His prognosis is unclear, but now seems like a good time to look back on Bush 41′s legacy on LGBT and HIV/AIDS issues.

Bush came into office on Jan. 20, 1989 promising a “kinder, gentler nation.” That was wonderful news to the gay community that had been ravaged by AIDS. During the previous eight years, the nation had been led by a president who had uttered the word AIDS for the first time just a little more than a year before.

Locally, gay-rights advocates were focused on things like police stings at Reverchon Park and employment discrimination, but Bruce Monroe, who was president of the Dallas Gay and Lesbian Alliance in the early 90s, said national LGBT groups were primarily focused on HIV/AIDS.

When Bush took office, “don’t ask, don’t tell” and the Defense of Marriage Act were still an entire administration away. At that time, service members who were found to be gay or lesbian were court-martialed, imprisoned and given dishonorable discharges. And the concept of marriage equality was still several years away.

—  David Taffet

HIV infections on rise among young gay, bi men, according to new CDC report

HIV infections are on the rise among young gay and bisexual men, according to statistics released this week by the Centers for Disease Control.

For the past decade, new HIV cases have remained stable at 50,000 per year. In 2010 there were 47,500 new infections.

New infections among young gay and bisexual men ages 13-24 rose 22 percent from 2008 to 2010. African-American young gay and bisexual men account for the largest number of new infections — 4,800 in 2010.

Gay and bisexual men accounted for 63 percent of all new HIV infections — an increase of 12 percent from 2008 to 2010.

The annual number of new infections in the U.S. has remained stable despite continued increases in the number of people living with HIV, indicating that HIV testing, treatment and prevention programs are making an important impact — but incidence still persists at far too high a level, according to the new CDC report.

The estimates are made to help the CDC focus HIV prevention efforts where the need is greatest.

The National Minority AIDS Council issued the following statement in response to the statistics:

—  David Taffet

WATCH: Dallas’ Otis Harris Jr. talks about living with HIV on MTV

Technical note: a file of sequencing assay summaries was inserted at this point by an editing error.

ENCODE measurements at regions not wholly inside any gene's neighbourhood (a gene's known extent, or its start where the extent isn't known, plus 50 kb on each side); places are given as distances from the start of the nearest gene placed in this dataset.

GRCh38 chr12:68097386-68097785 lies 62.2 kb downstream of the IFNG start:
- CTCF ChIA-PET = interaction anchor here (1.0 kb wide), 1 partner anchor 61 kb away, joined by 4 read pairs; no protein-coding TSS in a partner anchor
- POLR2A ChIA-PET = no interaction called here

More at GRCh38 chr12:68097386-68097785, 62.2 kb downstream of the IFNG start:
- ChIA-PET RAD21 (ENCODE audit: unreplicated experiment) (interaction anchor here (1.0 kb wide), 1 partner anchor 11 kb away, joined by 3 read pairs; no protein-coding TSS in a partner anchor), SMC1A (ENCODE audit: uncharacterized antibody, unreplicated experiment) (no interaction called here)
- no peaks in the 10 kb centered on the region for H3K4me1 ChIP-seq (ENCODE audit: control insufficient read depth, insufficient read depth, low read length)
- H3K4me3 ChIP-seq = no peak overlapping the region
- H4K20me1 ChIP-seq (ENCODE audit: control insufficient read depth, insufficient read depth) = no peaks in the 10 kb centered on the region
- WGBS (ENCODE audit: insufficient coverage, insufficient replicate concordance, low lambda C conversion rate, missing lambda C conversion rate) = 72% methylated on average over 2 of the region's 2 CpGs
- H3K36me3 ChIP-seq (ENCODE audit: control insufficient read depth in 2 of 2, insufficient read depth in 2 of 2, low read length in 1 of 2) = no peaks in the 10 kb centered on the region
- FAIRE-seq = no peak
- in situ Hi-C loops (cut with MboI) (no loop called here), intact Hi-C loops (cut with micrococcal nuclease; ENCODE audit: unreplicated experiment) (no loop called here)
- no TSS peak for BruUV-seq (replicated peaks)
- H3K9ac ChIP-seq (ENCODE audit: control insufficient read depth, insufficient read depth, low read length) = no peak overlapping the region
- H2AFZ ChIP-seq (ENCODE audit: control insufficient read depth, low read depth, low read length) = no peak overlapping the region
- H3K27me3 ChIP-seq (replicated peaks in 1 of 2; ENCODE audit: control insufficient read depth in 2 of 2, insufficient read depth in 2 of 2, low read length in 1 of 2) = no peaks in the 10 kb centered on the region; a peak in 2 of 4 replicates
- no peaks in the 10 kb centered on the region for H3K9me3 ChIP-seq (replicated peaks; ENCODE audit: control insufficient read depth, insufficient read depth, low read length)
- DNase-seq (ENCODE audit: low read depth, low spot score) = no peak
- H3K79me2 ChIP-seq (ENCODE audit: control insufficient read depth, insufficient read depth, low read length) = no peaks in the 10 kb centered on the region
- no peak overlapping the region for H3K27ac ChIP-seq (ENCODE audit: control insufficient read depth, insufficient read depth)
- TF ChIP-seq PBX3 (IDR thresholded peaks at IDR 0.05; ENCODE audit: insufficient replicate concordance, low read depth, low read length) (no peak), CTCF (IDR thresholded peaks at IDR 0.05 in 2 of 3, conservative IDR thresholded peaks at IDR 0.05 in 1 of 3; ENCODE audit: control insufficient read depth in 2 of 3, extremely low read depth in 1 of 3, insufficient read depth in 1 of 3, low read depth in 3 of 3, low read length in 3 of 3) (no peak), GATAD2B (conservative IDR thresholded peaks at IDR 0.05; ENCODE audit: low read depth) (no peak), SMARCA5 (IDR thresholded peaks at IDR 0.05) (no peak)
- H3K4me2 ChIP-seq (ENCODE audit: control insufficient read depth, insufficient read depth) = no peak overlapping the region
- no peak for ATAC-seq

Otis_GTADallas_138For World AIDS Day, MTV is airing I’m Positive, which featuring Otis Harris Jr., a local 25-year-old who tested positive for HIV and is part of the Greater Than AIDS campaign. Dallas Voice featured Harris in a story several weeks ago.

Harris shares his story of contracting HIV and explains the importance of spreading awareness.

For a year, Harris was afraid to tell his father that he tested positive. But his father’s reaction was that he loves his son and now is participating in the Greater Than AIDS with his son. And his reaction to seeing himself on a billboard with his son?

“Now my fat face is up there,” Harris Sr. said.

On World AIDS Day, Harris will be at the Dallas event Saturday at Main Street Garden, from 3–6 p.m. Watch a video preview of Harris’ appearance on I’m Positive after the jump.

—  David Taffet

Donation allows Resource Center to upgrade dental clinic equipment

Resource Center CEO Cece Cox, left, is shown with Ed Wakin, who donated new dental equipment that will make the delivery of dental services more efficient for the center’s clients.

Resource Center Dallas dedicated new equipment Thursday in its dental suite that will make delivery of service more efficient and will allow its dentists to serve more clients.

The new digital equipment cuts out the 20-minute processing time and eliminates the need for disposal of chemicals, said Resource Center Dallas CEO Cece Cox. Electronic storage of information becomes more efficient and saves space.

“We can diagnose and treat earlier,” Dr. LaShawn Shaw said.

Shaw said if she needs to refer a patient to another dentist for an additional procedure, the digital X-rays can be emailed. She said this machine also exposes the patient to less radiation than traditional dental X-ray machines.

Ed Wakin made the donation for the purchase of the equipment.

“I was just seeing what Resource Center did,” he said. “I was so impressed. We discussed the needs and it took me about 10 minutes to make the decision to help with this gift.”

“People forget how important oral health is to overall health,” Shaw said. She said dental health is important for people with HIV to have proper nutrition. It’s also hard for someone with HIV to return to the workforce if they can’t talk and present well.

—  David Taffet

OraQuick home HIV test goes on sale

OraQuick’s flip chart instructions

Orasure’s new in-home OraQuick HIV test is now available in stores.

The test can detect HIV beginning three months after contact. Using it earlier than three months after a “risk event” may not produce an accurate result. Other rapid tests that can detect the virus within a few days of contact are still only available through a doctor or HIV testing facility such as  the Nelson-Tebedo Clinic or the Dallas County Health Department.

Ron Ticho, Orasure’s senior vice president for corporate communications, said this is the same test doctors and other testing facilities have used for 10 years. With more than 25 million tests done, OraQuick is more than 99 percent accurate, he said.

Since receiving approval to offer a home test kit in July, OraSure has trained phone counselors to answer questions and developed and revised its instructional material that comes with the test kit.

“We took some time to develop a test kit the consumer could use,” Ticho said.

He said the kits went through two tests — observed and unobserved. In the observed test, the company watched people open the package and test themselves as they followed the instructions. In the unobserved test, people took the kit home.

—  David Taffet